Conflict of interest statement: Co-author Alice Carter receives royalties from Pearson Assessment.
Early sensory over-responsivity in toddlers with autism spectrum disorders as a predictor of family impairment and parenting stress
Article first published online: 21 JAN 2013
© 2013 The Authors. Journal of Child Psychology and Psychiatry © 2013 Association for Child and Adolescent Mental Health.
Journal of Child Psychology and Psychiatry
Volume 54, Issue 8, pages 846–853, August 2013
How to Cite
Ben-Sasson, A., Soto, T. W., Martínez-Pedraza, F. and Carter, A. S. (2013), Early sensory over-responsivity in toddlers with autism spectrum disorders as a predictor of family impairment and parenting stress. Journal of Child Psychology and Psychiatry, 54: 846–853. doi: 10.1111/jcpp.12035
- Issue published online: 18 JUL 2013
- Article first published online: 21 JAN 2013
- Accepted for publication: 1 November 2012
- sensory over-responsivity;
- family impairment;
- parenting stress
Background: Sensory over-responsivity (SOR) affects many individuals with autism spectrum disorders (ASD), often leading to stressful encounters during daily routines.
Methods: This study describes the associations between early SOR symptoms and the longitudinal course of restrictions in family life activities and parenting stress across three time-points in families raising a child with ASD (n = 174). Covariates were child diagnostic severity, emotional problems, and maternal affective symptoms. At time 1 mean chronological age was 28.5 months. Children were administered the Autism Diagnostic Observation Schedule (ADOS) and Mullen Scales of Early Learning (MSEL). Parents completed the Infant Toddler Sensory Profile (ITSP), Infant-Toddler Social Emotional Assessment (ITSEA), Beck Anxiety Index (BAI), and the Center for Epidemiologic Studies Depression Inventory (CES-D) at time 1; and the Parenting Stress Index (PSI) and Family Life Impairment Scale (FLIS) at the three annual time-points.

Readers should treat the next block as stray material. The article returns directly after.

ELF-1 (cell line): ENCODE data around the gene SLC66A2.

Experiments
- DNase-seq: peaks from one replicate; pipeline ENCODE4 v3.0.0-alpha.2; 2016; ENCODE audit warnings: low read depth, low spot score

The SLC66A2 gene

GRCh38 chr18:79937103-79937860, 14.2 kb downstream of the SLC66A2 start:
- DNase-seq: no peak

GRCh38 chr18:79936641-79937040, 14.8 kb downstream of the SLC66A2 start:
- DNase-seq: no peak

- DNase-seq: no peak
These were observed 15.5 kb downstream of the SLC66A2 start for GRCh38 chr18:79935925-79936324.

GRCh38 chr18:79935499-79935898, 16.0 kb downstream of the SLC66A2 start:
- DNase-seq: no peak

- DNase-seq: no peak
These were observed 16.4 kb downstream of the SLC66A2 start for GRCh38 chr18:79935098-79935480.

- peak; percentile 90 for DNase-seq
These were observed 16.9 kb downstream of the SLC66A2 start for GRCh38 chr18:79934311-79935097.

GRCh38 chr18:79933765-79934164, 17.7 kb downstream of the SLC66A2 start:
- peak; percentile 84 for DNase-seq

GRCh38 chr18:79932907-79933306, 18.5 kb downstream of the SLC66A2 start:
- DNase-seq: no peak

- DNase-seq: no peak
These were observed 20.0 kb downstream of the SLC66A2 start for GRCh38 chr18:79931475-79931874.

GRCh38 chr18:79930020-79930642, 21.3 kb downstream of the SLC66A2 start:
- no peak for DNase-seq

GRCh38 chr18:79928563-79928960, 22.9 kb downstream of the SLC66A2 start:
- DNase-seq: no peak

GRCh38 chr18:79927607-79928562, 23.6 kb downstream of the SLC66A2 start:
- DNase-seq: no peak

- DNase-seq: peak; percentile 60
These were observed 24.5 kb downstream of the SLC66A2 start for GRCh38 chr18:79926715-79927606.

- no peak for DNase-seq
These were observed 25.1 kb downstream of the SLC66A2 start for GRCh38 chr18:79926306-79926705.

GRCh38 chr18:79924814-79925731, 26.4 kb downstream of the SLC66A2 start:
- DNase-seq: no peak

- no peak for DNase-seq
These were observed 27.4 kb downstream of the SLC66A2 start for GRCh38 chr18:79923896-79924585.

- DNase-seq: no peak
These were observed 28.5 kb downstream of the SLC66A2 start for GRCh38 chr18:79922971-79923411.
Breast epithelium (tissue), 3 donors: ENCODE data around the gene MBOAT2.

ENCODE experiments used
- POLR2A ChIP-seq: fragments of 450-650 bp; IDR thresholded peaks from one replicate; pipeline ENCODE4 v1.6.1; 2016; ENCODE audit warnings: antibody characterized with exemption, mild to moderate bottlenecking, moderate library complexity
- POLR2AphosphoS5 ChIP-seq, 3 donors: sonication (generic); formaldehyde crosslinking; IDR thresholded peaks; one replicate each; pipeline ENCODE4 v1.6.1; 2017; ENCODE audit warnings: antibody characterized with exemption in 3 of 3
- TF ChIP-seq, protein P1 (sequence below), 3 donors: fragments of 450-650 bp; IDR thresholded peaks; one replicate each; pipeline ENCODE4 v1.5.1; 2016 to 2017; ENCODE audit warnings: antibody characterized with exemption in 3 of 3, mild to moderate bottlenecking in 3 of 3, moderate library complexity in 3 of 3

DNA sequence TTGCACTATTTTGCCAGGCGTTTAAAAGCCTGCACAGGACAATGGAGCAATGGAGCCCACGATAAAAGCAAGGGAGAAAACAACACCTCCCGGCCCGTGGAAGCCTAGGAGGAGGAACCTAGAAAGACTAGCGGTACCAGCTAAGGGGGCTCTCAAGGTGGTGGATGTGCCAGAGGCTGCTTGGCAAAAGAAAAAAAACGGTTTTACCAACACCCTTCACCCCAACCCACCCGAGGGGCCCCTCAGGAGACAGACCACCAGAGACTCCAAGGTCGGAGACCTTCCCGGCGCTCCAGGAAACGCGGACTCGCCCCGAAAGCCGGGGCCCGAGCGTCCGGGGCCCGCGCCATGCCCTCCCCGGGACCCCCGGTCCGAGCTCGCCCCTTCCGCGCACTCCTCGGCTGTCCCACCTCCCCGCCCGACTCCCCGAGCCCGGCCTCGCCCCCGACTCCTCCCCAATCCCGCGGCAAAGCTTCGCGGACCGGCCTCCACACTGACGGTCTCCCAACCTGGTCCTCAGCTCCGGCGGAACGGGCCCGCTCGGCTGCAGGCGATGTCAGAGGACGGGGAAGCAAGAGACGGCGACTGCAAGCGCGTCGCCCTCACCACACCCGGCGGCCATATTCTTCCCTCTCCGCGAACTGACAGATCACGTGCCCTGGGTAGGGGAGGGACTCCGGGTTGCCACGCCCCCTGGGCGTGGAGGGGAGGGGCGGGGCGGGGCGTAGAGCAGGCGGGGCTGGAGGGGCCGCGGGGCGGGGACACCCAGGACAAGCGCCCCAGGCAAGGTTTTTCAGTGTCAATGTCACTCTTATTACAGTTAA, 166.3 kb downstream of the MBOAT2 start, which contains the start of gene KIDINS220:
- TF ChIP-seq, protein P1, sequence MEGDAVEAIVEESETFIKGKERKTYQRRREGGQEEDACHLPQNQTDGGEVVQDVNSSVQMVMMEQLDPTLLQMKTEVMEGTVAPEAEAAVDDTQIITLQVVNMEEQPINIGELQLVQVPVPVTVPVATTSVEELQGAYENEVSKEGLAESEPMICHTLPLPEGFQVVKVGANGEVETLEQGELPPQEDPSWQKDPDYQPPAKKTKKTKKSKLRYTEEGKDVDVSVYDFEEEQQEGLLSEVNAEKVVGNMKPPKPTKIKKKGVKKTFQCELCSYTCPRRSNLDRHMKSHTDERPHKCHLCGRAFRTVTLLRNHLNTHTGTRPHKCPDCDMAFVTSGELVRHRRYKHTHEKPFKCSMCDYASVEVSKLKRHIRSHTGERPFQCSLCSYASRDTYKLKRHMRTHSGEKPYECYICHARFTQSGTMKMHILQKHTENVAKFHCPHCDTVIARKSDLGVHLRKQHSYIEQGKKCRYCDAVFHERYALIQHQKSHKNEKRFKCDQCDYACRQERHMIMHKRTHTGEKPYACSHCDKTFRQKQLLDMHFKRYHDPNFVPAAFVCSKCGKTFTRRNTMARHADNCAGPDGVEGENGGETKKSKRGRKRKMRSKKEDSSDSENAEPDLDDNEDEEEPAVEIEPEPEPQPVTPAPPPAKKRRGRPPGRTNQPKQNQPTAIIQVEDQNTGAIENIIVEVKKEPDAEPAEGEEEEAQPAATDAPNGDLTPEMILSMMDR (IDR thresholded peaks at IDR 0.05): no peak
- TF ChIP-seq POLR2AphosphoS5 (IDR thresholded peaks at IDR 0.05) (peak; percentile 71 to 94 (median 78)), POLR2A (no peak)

Results: Latent Growth Curve Models indicated that higher SOR scores on the ITSP at time 1 were associated with higher initial levels of family life impairment and parenting stress and with a smaller magnitude of change over time. These associations were independent of severity of ADOS social-communication symptoms, MSEL composite score, ITSEA externalizing and anxiety symptoms, and maternal affective symptoms as measured by the BAI and CES-D. On average FLIS and PSI did not change over time, however, there was significant individual variability. Concurrently, SOR at time 1 explained 39–45% of the variance in family stress and impairment variables.
Conclusions: An evaluation of SOR should be integrated into the assessment of toddlers with ASD considering their role in family life impairment and stress.